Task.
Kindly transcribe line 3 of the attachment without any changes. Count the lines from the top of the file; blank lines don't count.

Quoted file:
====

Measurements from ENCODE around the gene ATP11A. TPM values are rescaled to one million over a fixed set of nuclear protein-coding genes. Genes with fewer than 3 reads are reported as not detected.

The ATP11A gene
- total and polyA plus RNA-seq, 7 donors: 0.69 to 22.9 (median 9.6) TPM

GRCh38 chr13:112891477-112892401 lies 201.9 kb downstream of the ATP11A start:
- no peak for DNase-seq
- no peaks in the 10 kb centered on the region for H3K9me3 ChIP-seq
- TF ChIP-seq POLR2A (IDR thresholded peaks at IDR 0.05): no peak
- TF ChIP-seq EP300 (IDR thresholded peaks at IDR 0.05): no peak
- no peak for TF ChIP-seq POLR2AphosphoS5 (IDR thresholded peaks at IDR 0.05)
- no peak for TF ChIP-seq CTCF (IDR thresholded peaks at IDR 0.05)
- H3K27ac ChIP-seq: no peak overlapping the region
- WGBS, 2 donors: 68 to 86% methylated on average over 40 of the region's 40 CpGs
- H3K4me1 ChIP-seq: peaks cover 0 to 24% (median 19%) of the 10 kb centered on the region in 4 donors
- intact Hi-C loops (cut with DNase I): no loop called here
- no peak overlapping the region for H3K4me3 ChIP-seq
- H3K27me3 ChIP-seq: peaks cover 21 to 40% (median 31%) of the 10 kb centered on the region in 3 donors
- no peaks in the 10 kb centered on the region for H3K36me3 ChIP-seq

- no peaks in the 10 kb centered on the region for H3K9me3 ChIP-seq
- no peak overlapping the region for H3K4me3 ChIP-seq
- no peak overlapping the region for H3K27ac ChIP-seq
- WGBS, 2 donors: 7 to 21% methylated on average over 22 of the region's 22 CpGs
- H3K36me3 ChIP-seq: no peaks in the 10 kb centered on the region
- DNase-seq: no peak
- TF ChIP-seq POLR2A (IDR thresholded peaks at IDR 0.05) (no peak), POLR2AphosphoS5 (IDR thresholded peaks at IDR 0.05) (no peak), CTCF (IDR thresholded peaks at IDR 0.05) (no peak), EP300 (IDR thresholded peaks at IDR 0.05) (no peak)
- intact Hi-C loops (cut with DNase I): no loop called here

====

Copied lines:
- total and polyA plus RNA-seq, 7 donors: 0.69 to 22.9 (median 9.6) TPM